• BIM (building information modelling)
  • FM (facility management)
  • OS (organisational semiotics)
  • habitat

1. Introduction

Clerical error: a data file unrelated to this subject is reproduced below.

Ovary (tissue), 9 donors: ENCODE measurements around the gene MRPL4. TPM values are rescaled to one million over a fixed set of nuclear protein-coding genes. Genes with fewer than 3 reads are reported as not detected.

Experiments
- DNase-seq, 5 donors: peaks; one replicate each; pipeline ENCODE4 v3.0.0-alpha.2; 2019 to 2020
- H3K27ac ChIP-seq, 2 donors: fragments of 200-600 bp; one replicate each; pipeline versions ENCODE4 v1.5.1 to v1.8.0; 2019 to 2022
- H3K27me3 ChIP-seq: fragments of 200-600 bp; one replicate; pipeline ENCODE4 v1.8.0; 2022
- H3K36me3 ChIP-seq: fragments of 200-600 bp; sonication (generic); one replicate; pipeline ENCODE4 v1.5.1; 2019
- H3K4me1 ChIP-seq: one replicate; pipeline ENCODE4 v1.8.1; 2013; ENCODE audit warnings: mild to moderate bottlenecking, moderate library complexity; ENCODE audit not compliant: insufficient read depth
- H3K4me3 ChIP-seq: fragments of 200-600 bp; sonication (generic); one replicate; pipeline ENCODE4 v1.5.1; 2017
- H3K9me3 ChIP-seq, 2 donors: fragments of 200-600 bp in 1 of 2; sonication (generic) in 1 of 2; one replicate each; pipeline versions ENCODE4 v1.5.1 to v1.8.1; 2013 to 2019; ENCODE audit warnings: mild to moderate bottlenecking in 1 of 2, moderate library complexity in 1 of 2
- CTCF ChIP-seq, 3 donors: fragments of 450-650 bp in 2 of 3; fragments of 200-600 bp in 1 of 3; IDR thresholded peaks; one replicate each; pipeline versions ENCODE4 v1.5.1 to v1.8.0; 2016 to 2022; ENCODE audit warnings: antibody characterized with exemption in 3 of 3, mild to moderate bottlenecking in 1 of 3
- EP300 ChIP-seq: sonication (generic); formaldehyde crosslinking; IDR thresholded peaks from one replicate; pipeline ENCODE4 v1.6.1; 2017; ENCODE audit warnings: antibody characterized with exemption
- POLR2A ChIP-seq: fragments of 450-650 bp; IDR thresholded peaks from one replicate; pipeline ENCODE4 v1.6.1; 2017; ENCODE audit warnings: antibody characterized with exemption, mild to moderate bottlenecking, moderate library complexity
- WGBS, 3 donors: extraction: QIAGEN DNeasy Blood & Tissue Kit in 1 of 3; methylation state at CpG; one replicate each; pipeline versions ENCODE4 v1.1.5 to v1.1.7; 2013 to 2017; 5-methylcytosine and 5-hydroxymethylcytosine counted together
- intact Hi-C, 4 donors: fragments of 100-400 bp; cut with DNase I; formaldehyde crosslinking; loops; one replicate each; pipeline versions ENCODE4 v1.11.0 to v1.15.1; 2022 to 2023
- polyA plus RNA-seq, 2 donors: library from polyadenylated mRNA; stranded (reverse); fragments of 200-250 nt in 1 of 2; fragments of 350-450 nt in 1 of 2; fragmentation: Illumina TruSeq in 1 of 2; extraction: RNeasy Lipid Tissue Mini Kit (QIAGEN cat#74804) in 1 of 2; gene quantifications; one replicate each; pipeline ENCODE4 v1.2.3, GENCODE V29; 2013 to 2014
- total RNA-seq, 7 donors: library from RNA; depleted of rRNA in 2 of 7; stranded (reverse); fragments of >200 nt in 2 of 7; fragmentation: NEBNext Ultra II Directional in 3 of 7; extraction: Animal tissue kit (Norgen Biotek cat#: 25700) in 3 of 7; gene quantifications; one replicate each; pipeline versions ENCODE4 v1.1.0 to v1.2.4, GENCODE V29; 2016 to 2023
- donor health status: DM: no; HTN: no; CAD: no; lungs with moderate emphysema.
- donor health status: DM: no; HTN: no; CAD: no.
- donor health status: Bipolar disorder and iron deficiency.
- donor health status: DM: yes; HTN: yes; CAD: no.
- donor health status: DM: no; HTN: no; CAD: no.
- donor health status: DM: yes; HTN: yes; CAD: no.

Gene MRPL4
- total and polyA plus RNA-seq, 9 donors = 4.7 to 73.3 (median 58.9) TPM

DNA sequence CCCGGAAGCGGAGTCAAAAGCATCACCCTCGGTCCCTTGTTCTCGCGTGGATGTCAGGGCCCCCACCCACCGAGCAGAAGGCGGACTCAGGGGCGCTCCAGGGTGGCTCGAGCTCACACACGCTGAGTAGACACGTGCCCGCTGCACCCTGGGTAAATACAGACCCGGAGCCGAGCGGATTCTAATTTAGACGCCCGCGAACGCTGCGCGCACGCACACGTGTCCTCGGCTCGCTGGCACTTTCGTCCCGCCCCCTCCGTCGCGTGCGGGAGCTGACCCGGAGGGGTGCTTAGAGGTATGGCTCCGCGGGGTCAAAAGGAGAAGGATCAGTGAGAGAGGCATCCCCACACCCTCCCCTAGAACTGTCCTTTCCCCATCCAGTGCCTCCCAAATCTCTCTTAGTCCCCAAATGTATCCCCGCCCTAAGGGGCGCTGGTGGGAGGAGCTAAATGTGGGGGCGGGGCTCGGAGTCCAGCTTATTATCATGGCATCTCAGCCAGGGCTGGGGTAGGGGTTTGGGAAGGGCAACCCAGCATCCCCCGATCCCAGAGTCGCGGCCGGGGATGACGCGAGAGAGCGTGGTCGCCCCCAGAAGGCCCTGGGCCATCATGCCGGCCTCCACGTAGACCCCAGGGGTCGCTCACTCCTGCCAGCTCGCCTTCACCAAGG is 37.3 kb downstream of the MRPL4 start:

The fragmentation within the construction industry is reflected in information and knowledge loss and process discontinuity during a building lifecycle. Such a gap between design/build and facility management (FM) results in an expensive and time‐consuming process for data compiling and exchange into FM. Furthermore, a low level of interaction between specialist and facility teams transferring design intent and rationale, causing inefficient and ineffective FM. Building information modelling (BIM) is introducing a new form of information processing and collaboration for designing, constructing and operating buildings [1]. BIM has advantages in facilitating design and construction in the way of precise objectified description with 3D representation, and more dimensions such as 4D with time scheduling and 5D with cost estimating are integrated. BIM is also an entirely different approach of representing a building, which models an asset in digital form enabling those who interact with the building to optimise their actions and resulting in a greater value for the asset in the whole life cycle. The study of BIM for FM is an emerging area. A BIM‐based FM model is a relatively new concept under exploration. Most research in the area has focused on enriching attributes of building components and their counterparts as building objects represented in BIM models from a design‐and‐construction perspective to describe building elements.